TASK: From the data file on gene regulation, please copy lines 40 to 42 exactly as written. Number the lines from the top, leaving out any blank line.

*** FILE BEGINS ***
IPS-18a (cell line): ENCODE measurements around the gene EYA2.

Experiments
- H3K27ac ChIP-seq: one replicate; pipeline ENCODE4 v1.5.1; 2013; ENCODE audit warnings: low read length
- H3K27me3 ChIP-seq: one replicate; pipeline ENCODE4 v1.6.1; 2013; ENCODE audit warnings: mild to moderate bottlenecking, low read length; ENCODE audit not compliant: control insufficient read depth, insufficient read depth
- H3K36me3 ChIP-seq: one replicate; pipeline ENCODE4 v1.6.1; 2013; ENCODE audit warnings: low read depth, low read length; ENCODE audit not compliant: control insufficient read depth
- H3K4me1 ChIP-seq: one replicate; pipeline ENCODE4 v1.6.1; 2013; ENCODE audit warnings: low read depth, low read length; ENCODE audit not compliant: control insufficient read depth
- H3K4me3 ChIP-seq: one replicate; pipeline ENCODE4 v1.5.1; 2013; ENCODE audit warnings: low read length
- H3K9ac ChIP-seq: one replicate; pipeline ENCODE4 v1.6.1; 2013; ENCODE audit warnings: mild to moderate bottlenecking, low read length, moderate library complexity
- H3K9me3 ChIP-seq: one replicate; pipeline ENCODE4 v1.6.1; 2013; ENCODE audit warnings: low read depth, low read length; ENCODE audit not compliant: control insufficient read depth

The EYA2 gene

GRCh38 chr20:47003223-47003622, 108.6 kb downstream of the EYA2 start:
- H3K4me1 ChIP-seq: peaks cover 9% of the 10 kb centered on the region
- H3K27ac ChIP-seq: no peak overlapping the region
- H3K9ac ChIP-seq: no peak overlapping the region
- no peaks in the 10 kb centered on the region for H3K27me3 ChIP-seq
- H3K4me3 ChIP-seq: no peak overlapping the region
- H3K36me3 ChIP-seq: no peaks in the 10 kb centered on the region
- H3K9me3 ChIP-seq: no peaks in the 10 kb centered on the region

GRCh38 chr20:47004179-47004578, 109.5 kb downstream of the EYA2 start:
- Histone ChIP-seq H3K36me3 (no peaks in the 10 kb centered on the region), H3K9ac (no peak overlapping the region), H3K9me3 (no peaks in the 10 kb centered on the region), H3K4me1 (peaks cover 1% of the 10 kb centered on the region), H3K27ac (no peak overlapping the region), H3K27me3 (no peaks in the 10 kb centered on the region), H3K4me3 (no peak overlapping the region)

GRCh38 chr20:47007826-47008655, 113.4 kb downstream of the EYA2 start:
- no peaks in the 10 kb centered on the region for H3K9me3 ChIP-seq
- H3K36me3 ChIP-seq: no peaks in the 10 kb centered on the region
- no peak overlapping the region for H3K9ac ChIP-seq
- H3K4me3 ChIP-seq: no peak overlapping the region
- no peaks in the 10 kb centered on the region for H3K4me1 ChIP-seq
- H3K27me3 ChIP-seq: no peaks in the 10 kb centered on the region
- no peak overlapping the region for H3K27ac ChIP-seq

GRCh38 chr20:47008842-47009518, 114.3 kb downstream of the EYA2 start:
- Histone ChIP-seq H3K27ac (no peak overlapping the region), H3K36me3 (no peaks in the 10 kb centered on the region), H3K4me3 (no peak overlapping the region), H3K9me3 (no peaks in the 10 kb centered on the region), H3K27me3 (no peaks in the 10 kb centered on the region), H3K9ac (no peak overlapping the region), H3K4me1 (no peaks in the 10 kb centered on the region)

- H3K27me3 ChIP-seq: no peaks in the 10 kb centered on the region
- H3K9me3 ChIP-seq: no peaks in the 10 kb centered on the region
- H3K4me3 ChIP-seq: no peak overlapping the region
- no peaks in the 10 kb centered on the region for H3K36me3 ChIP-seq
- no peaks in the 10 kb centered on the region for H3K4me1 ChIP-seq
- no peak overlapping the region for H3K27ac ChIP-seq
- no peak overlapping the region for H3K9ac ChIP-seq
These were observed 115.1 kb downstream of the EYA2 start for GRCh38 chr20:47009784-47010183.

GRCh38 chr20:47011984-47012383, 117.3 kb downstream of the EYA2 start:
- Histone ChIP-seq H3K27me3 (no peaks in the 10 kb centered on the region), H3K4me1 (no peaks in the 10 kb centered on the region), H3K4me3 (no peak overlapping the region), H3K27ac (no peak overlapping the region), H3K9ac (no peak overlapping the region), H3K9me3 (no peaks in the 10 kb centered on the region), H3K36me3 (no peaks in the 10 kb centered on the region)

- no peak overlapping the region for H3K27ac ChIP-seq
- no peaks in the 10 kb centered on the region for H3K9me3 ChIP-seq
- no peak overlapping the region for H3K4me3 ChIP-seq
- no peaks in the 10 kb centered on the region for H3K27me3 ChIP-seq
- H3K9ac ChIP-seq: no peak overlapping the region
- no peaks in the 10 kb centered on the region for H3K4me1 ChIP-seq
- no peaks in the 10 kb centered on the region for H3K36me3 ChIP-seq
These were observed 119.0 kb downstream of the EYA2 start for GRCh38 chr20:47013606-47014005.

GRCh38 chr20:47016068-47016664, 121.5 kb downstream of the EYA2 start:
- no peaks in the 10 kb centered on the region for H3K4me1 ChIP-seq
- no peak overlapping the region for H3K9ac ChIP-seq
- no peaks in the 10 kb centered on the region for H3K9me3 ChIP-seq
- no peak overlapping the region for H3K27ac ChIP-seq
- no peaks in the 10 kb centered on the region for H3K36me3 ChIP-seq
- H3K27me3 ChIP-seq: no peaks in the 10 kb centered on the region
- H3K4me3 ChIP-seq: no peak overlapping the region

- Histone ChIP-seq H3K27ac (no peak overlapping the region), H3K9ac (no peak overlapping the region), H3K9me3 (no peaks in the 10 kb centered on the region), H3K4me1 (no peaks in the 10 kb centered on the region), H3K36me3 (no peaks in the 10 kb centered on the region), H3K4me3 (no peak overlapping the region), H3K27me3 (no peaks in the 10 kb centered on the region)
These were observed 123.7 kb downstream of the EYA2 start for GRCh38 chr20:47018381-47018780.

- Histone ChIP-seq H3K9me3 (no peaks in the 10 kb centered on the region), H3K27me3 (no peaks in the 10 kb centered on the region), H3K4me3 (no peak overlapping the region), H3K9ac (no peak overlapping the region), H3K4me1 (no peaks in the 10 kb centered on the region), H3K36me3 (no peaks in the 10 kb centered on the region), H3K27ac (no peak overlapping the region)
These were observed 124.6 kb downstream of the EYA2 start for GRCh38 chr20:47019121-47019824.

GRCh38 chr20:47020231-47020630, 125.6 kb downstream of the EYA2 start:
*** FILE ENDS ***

- Histone ChIP-seq H3K27me3 (no peaks in the 10 kb centered on the region), H3K4me1 (no peaks in the 10 kb centered on the region), H3K4me3 (no peak overlapping the region), H3K27ac (no peak overlapping the region), H3K9ac (no peak overlapping the region), H3K9me3 (no peaks in the 10 kb centered on the region), H3K36me3 (no peaks in the 10 kb centered on the region)

- no peak overlapping the region for H3K27ac ChIP-seq
- no peaks in the 10 kb centered on the region for H3K9me3 ChIP-seq